Thursday, March 31, 2005

The Problem With Money

The Bible does not say, as some have erroneously supposed, that money is the root of all evil. Rather, it says, “The love of money is a root of all kinds of evil” (1 Timothy 6:10). In other words, money and material possessions are not the problem, but it is our attitude toward them that determines whether they are a blessing or a curse. Are we putting our trust in our wealth and possessions? Then we are in trouble, because we are looking to material things to solve spiritual issues.

God is not against wealth and riches. In fact (brace yourself here, because I’m going to show you something that offends the religious spirit), God promises wealth and riches to those who are upright:
Blessed is the man who fears the LORD, who delights greatly in His commandments. His descendants will be might on earth. The generation of the upright will be blessed. Wealth and riches will be in his house. (Psalm 112:1-3)
Now, the falsely pious will object, “But He is talking about spiritual wealth and riches” — as if the world is divided between spiritual and material, so that one has nothing to do with the other (that’s the error of Gnosticism). But if you will examine the context, you will discover that He is talking about wealth and riches in the natural. In the ancient Hebrew mind, the spiritual has everything to do with the natural, for God, who is spirit, is the creator of the heavens and the earth. So "wealth and riches" are a spiritual issue, but they are material, as well.

In the New Testament, the apostle Paul said something amazing about the grace and abundance of God:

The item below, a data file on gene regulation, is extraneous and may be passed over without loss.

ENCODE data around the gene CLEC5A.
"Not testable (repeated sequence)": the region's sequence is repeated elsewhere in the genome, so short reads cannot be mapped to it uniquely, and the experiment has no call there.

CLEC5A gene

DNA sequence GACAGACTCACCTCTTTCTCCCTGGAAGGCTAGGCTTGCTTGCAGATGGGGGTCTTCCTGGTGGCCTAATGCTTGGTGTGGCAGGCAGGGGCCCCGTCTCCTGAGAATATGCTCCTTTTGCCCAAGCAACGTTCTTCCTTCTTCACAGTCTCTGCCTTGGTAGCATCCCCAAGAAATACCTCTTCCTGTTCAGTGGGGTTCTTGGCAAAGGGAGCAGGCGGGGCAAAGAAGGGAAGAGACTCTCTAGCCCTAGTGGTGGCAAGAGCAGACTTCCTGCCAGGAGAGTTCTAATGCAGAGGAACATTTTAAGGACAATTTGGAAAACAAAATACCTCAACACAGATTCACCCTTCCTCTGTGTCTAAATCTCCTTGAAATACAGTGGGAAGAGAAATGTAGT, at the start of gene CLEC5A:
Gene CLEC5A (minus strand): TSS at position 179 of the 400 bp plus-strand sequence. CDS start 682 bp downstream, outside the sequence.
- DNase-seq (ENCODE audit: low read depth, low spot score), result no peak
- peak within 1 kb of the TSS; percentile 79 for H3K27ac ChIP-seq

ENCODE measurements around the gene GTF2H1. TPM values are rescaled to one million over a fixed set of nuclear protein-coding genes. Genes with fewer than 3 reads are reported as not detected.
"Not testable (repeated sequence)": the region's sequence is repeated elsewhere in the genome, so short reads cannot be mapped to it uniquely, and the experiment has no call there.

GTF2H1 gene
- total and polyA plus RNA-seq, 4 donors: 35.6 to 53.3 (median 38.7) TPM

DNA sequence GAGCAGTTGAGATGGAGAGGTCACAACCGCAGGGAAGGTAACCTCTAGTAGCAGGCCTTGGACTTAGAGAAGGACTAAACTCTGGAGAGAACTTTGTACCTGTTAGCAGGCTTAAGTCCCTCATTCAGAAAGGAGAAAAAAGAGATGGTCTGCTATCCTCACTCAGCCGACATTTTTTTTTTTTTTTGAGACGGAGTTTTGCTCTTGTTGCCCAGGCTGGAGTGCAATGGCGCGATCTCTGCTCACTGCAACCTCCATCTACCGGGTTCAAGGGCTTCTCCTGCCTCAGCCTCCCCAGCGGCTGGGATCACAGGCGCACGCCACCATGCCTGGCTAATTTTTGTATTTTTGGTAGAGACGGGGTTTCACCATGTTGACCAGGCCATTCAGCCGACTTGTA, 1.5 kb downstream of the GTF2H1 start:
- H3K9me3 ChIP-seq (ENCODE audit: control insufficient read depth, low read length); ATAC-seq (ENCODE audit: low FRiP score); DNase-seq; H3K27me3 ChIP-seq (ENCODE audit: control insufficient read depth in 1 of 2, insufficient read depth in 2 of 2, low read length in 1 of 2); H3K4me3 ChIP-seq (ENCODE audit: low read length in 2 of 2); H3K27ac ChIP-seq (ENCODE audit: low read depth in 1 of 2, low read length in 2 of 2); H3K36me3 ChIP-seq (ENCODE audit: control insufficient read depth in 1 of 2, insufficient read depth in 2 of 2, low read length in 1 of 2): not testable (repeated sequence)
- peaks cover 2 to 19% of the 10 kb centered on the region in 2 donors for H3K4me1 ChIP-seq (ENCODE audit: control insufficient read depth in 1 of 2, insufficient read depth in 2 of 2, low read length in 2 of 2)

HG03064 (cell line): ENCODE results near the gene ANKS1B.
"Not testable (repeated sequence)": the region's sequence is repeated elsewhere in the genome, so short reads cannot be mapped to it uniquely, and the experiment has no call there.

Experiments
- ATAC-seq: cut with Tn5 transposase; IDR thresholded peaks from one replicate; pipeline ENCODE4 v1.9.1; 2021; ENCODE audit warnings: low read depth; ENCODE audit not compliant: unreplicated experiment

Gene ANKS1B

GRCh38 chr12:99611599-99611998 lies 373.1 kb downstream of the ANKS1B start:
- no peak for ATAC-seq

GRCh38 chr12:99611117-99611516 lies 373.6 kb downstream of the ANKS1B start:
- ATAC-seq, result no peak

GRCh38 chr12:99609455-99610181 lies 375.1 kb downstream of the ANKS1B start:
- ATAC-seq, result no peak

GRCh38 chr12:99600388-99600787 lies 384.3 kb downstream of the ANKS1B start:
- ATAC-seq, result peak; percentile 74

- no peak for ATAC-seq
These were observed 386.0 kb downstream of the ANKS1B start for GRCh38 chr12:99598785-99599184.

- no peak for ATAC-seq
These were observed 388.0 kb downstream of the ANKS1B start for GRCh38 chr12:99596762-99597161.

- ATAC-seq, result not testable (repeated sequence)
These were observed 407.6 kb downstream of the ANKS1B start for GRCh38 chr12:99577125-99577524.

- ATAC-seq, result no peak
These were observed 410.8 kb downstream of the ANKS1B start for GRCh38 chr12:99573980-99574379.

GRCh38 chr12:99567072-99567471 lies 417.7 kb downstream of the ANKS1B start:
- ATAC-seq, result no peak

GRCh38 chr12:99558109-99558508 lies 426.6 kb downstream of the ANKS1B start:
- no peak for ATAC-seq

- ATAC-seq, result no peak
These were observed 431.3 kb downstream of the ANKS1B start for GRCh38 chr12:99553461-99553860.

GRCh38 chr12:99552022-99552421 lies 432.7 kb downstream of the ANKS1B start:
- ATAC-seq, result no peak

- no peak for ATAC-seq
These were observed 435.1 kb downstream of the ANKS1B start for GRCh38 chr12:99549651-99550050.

And God is able to make all grace abound toward you, that you, always having all sufficiency in all things, may have an abundance for every good work. (2 Corinthians 9:8)

This not only has application in the area of money and finances, but in the context of 2 Corinthians 8 and 9, we discover that this is specifically about money and finances. Paul was raising funds for the believers at Jerusalem, and using this as an opportunity to teach the Corinthian church about giving.

Some people are content to have just enough money to get by. But that is just false piety rearing its head again. It is, in fact, a selfish and unbiblical attitude. God does not want us to have only just enough, He wants us to have more than enough! If we have only just enough to meet our own needs, then we have nothing left to give to good works. But the grace of God abounds to us so that we not only have enough to fully meet our needs, but we have plenty more besides to give to every good work.

Abundance means “without bounds” or “beyond the boundaries.” It is overflow. It is more than enough. God desires to give wealth and riches to the upright so that we may have abundance for every good work — not just a few good works, but for many good works. Can you imagine having abundance of finances so that you can give to the variety of godly works, missions and ministries that come before you? That is what God envisions for you and me.

The problem about money does not arise because we have more than we need. The problem arises when we think that money is about us rather than about God’s desire to bless us and bless others through us.

Money is a great medium of exchange, so that we can actually give ourselves to the work of God all around the world. Money is a gift from God so that we can reveal His heart, His love, His goodness.